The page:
Of course, that’s not to say that Astropop and Feeding Frenzy aren’t worth your time. Both are reasonably enjoyable games that have the potential to capture your imagination if you’re that way inclined. Undoubtedly though, the strong titles on the disc are Bejeweled 2 and the fantastic Peggle. Even both of these games are surpassed now with the Peggle Nights DLC available everywhere and Bejeweled 3 recently arriving on the PC/Mac.

Pros:

  • Two great casual puzzle games on the disc.
  • Convenient for those without ‘net connections.

Cons:

  • Paying for two games which are merely average.
  • Nothing new.

The choice you will have to make when standing in front of this disc in a retail outlet is going to be entirely based on your situation. This is not something we can recommend to everyone as it’s likely that any interested party will already own some part of this collection. If you don’t already have any of the games on this disc then we can happily recommend Bejeweled 2 and Peggle. Whether you will want to buy the disc and also get the less endearing titles is your own choice but as it seems obvious that you have an internet connection (since you’re reading this) we would advise you to check the download store prices before you make any purchasing decisions.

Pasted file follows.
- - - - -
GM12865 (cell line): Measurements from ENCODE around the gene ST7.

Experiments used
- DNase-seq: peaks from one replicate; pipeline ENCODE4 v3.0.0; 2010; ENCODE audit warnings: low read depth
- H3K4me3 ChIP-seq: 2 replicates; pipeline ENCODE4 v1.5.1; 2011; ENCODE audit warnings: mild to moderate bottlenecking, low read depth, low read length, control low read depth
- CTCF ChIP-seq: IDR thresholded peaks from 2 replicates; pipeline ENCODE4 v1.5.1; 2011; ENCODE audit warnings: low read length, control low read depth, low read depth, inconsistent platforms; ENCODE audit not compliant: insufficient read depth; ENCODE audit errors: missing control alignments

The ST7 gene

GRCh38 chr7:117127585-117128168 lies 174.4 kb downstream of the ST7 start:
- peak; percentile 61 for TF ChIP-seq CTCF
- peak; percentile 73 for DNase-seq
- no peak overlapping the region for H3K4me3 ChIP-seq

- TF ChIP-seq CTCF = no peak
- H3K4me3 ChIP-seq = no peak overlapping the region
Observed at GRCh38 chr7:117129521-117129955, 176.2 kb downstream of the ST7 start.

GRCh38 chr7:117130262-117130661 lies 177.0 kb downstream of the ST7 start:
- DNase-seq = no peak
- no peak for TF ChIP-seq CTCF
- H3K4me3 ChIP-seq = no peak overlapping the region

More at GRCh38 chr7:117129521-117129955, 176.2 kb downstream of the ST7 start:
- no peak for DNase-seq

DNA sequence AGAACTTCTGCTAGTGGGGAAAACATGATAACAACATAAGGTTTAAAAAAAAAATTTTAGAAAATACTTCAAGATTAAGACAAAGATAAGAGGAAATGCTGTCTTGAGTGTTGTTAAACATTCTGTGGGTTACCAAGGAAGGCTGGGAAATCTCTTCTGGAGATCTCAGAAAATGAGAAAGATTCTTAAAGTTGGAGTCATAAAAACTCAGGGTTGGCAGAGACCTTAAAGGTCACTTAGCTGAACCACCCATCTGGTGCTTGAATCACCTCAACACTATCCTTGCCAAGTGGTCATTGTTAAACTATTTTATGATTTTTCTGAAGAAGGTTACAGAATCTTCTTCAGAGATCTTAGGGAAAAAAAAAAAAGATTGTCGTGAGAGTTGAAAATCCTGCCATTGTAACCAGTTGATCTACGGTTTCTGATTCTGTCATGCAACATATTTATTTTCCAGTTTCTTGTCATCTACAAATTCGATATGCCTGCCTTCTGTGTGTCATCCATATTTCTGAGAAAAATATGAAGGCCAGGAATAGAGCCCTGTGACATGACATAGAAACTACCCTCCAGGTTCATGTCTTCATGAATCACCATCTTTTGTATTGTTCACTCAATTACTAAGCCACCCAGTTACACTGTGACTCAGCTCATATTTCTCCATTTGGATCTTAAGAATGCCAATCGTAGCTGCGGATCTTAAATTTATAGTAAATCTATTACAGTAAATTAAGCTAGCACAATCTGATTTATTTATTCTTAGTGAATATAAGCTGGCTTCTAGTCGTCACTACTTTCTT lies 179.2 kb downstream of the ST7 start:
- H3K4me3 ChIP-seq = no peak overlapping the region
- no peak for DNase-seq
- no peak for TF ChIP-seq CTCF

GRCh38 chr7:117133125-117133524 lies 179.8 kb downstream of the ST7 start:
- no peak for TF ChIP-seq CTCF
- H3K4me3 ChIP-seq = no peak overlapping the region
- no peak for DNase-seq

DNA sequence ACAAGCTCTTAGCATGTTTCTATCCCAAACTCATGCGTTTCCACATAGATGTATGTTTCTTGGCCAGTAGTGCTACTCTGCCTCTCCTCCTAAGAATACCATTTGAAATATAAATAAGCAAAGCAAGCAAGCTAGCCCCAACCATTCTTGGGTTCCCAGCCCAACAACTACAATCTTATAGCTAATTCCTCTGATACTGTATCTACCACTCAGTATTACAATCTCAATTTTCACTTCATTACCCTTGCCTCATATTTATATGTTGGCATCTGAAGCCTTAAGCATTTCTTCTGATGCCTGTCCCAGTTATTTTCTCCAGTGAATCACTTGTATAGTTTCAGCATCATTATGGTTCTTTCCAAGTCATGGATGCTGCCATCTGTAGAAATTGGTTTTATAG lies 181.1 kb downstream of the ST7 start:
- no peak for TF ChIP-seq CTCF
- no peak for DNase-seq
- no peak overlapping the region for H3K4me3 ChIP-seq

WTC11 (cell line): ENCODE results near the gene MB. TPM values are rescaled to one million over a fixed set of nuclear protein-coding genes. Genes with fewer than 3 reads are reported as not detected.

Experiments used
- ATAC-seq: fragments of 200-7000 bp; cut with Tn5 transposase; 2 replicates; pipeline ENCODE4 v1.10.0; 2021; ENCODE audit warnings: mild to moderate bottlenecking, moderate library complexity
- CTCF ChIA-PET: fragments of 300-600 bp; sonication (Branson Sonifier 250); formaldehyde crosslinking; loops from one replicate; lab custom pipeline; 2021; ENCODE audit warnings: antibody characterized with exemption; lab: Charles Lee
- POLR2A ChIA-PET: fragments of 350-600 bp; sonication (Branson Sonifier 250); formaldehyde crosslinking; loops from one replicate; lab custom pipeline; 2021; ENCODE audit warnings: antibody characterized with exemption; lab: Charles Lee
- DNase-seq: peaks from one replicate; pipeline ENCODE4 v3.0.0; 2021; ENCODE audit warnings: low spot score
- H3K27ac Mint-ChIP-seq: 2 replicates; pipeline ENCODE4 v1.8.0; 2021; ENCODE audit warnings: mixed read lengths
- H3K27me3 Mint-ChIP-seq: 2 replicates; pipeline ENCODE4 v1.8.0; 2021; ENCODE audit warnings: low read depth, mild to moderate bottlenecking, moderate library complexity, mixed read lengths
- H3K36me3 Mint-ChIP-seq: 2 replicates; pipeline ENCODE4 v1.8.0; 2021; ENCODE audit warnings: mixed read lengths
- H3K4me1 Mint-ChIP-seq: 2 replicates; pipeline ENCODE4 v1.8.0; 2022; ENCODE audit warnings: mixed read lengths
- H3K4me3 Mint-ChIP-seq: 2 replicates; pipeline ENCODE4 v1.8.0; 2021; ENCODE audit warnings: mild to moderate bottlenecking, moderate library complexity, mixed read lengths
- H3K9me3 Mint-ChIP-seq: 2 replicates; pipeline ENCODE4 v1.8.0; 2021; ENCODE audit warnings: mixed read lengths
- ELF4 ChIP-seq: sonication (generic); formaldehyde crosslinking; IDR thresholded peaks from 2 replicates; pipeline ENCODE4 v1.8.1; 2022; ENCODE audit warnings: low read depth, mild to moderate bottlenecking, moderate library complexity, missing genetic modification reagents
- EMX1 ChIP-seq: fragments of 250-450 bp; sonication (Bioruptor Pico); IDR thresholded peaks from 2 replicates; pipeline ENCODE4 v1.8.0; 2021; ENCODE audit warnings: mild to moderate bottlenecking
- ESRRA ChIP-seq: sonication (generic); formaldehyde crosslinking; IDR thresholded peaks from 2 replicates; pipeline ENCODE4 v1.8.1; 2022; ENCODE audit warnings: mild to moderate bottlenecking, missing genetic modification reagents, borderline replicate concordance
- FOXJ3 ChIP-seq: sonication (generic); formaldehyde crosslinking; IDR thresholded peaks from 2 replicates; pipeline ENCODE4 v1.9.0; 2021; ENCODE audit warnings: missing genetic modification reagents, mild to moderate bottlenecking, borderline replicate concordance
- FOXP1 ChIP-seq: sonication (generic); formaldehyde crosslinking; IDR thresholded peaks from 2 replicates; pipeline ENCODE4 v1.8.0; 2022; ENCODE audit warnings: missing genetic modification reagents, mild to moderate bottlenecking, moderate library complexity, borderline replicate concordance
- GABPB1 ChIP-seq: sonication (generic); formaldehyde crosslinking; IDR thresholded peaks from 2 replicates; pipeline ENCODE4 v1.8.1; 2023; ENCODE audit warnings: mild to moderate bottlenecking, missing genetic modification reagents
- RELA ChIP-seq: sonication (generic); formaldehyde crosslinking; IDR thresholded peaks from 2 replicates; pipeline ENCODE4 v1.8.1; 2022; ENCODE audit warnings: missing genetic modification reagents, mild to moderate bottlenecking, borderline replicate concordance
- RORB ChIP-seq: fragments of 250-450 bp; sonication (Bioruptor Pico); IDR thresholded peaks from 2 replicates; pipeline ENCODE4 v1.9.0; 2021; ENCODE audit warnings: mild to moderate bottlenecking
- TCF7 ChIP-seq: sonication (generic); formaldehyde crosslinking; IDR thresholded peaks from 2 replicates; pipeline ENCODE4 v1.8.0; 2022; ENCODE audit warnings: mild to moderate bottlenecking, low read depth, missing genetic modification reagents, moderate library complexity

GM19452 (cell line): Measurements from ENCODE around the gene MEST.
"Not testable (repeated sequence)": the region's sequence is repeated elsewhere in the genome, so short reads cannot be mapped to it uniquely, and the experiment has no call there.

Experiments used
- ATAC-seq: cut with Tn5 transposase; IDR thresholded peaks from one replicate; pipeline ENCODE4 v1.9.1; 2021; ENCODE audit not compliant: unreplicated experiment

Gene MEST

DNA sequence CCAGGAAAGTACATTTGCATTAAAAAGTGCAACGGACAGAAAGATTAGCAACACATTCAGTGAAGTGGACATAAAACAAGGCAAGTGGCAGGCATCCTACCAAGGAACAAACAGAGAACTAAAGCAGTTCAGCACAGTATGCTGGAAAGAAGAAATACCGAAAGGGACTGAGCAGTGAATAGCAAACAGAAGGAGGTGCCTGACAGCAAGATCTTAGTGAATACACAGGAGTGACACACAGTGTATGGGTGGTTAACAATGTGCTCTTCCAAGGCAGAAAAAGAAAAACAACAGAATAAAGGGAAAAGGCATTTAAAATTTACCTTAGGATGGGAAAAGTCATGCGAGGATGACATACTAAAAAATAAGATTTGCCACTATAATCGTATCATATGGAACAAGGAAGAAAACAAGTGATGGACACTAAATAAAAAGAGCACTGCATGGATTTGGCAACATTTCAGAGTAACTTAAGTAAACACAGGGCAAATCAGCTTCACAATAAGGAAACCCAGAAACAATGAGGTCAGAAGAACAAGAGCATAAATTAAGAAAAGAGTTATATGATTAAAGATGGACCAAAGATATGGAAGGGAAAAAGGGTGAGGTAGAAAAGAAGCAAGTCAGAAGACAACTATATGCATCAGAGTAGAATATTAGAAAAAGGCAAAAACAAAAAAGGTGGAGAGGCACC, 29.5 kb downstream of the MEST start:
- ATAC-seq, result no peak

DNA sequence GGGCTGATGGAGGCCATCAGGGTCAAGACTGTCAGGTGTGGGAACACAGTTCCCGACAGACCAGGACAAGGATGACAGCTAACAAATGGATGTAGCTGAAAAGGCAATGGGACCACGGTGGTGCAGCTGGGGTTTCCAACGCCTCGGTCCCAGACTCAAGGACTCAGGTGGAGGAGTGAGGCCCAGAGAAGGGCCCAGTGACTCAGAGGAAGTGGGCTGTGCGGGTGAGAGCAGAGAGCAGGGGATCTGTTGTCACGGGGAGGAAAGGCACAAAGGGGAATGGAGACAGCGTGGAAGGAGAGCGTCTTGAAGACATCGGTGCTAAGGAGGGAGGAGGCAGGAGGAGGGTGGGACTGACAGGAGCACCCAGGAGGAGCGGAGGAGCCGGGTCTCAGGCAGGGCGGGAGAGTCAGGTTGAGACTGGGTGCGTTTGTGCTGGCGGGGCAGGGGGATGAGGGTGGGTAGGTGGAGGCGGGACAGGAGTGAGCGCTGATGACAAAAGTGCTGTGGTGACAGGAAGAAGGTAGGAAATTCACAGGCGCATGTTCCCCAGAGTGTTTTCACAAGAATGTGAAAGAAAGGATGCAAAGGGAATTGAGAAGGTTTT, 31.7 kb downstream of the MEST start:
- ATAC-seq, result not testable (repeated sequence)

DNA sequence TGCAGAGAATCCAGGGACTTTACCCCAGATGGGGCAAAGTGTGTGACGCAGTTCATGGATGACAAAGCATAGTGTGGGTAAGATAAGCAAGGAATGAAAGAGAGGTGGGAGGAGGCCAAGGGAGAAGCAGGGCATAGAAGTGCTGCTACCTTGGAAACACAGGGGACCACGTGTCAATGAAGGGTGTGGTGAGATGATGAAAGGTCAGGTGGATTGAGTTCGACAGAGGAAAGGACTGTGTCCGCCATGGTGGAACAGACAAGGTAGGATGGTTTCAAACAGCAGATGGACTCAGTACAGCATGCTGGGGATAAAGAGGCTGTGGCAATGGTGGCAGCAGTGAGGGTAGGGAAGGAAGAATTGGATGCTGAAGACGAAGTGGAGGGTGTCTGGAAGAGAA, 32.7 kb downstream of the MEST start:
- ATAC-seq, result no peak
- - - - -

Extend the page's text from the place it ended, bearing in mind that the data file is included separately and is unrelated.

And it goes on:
Score: 6/10

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3 Comments

  1. I agree. Would have been nice to see Plants vs Zombies on there. I already have Peggle and Bejeweled 2 so will pass on this one.

  2. Same here, already own Peggle and Bejeweled 2 so wont be picking this up myself.

    Its not a bad deal really though considering it’ll be half price in a month or so.

  3. my son loves the fish game, no reason to shell out for the multipack without PvZ though.